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Monday, February 1, 2010

Gentlemen's Gloves

Gloves were as much a fashion statement as shoes or a hat, and just as functional, as well. To the best of my knowledge the gentlemen wore white gloves while inside a house. These were not the same gloves they wore against the cold, just outside, or when riding /driving, they were softer, lighter and white.

In this picture, the two gentlemen are wearing gloves,and one has the right one off, possibly to shake a hand. They are clearly dressed to the nines so they are possibly on their way to make a call or to attend a soiree.

How long they kept them on is a different story. They did not wear gloves when dining or when playing cards, of course. The etiquette about man's gloves was slightly different than that concerning women's gloves so there might be more times when they could go about without their gloves. For instance, gentlemen usually took off their gloves when they made a social call (they would be wearing outdoor gloves, and would leave them with their hat -- or hold them with their hat) while women would keep on their gloves unless eating or drinking tea. I think men were supposed to take off their glove to shake hands but women kept theirs on. Still, gloves were part of the man's evening and daytime attire. Of course, men and women both wore gloves when ever they went out of the house.

In this picture, the gentleman is dressed to go riding or hunting and has on the appropriate heavier leather gloves.

When a man came calling, his right hand glove always had to be removed because the gloved hand was never given to a lady, with the exception of dance. So when a gentleman arrived in a drawing room, he held his hat and single right hand glove in his left hand and would greet the lady with his right, ungloved hand. The whole idea of wearing only one glove and holding onto the hat is based upon the fact that it was a privilege to call upon a lady and unless she permitted him to place his hat and gloves aside, he was ready to leave in a moment's notice upon her request without being rude. Of course there were some jokes about that as well. That the hat was safer in one's hand depended upon who you were calling ;-)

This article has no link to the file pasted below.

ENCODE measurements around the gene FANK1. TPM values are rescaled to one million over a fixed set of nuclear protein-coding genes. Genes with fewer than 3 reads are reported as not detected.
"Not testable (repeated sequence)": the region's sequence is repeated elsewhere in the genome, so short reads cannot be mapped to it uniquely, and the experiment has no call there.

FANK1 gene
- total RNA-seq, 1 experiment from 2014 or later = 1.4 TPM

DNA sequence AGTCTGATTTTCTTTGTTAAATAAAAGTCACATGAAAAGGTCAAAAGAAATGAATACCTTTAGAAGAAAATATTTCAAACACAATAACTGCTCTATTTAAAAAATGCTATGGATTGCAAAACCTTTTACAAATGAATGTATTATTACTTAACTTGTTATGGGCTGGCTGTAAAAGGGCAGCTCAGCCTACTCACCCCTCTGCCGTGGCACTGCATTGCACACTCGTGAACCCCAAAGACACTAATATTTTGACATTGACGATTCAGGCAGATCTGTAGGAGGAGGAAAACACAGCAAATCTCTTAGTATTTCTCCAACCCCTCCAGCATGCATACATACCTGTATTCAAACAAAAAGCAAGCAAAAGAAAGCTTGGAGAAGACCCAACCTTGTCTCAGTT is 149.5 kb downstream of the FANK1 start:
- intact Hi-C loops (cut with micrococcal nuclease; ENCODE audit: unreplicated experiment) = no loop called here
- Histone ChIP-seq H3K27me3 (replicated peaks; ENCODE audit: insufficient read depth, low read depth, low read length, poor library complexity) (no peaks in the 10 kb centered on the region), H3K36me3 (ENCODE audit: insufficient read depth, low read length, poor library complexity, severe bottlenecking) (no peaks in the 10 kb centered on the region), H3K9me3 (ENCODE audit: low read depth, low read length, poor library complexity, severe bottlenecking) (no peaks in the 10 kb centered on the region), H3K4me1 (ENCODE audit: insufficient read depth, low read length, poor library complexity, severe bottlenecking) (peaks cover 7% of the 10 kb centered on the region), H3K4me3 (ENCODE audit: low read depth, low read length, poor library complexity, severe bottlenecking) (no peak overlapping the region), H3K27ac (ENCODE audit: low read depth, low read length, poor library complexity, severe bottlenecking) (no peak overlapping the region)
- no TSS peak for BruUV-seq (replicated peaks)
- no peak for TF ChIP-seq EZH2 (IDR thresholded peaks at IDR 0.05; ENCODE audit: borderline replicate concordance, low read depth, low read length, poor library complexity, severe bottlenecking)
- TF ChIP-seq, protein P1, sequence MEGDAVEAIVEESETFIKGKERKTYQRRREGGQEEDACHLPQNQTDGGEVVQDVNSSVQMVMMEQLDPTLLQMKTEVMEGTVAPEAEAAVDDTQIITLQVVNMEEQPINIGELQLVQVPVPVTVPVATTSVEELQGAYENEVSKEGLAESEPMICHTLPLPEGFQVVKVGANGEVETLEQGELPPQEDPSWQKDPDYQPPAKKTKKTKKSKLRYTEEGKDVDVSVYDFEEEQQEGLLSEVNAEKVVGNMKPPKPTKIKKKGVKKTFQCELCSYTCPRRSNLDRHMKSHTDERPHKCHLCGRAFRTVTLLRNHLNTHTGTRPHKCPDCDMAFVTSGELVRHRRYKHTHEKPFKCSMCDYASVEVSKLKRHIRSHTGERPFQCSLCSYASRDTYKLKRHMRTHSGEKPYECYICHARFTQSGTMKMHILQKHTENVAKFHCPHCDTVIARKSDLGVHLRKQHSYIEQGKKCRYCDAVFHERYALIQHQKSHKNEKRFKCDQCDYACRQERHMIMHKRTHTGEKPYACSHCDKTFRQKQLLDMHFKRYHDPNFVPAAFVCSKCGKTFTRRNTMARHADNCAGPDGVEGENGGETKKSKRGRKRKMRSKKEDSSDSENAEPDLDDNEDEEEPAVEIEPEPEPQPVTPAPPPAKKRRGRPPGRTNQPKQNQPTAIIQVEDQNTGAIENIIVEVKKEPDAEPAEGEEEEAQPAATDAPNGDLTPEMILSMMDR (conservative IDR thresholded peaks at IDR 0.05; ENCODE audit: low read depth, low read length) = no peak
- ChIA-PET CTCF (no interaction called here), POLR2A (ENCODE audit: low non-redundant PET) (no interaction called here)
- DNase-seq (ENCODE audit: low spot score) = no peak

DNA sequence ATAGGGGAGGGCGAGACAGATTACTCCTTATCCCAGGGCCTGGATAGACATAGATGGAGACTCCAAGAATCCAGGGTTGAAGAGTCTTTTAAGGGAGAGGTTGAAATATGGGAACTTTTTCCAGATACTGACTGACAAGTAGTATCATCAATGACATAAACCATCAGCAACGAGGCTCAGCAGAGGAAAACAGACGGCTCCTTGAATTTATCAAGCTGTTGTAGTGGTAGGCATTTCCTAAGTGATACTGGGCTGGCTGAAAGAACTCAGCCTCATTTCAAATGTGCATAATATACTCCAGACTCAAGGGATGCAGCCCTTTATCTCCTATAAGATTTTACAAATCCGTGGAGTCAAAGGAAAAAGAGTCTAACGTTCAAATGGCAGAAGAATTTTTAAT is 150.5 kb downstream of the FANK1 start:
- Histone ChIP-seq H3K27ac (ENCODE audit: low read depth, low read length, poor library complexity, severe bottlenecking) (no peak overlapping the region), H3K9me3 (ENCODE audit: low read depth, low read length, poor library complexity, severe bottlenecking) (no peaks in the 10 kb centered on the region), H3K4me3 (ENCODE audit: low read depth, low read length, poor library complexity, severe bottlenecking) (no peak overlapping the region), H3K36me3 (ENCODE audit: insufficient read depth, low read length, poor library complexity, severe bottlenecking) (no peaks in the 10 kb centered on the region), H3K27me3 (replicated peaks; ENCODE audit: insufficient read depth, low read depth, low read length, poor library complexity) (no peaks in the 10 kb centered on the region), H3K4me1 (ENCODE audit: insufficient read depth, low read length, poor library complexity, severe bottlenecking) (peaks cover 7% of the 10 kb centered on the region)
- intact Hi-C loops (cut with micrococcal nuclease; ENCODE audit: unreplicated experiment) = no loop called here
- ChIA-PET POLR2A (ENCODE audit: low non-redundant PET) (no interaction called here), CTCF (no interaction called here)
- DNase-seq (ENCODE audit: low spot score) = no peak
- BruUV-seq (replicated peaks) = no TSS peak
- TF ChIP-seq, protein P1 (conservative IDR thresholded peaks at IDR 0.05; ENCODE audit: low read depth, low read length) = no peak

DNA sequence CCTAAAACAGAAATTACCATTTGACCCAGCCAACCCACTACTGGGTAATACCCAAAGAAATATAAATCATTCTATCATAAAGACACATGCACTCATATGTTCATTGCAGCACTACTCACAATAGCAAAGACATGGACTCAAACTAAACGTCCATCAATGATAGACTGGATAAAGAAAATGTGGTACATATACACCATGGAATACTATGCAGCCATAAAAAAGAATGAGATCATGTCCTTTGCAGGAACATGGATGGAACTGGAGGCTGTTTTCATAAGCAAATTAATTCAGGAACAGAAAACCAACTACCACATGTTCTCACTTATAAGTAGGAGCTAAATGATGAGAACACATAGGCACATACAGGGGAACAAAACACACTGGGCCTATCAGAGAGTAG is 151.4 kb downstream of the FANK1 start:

Once the hostess invited the man to stay, both gloves were removed and the hat set down. On all other occasions, it appears that when in public (dancing, balls, opera), gloves were almost always worn by a man, except during dining.

Gloves bespoke of a man's wealth and character and were specifically tailored to a person's hand. So if there unusually large in appearance and did not fit well, people took note that a.) they were borrowed (heaven forbid!) or b.) funds were low (mothers beware!)

Gentlemen were expected to take their hats in with them into the drawing room and not to leave them on tables or benches in the foyer or hallway. Also says the man should put his hat under his chair with his gloves in it (one assumes the hostess has had the floors well dusted, swept.)


Joanna Waugh said...

Wonderful post, Donna!

Back in the 1960s, tight-fitting over the elbow evening gloves were always worn by the girls to prom. I remember mine had a opening three inches long on the inside of the wrists with a line of small round buttons to keep it closed. When a young lady ate, she pulled her hand out through the opening and tucked the finger portion of the gloves up into the arm of the glove. This was so she didn't have to remove the entire glove. It keep them from being soiled with food stains.

Linda Banche said...

Great post, Donna. I love all these little ins-and-outs that loomed large at the time, but that we don't know much about.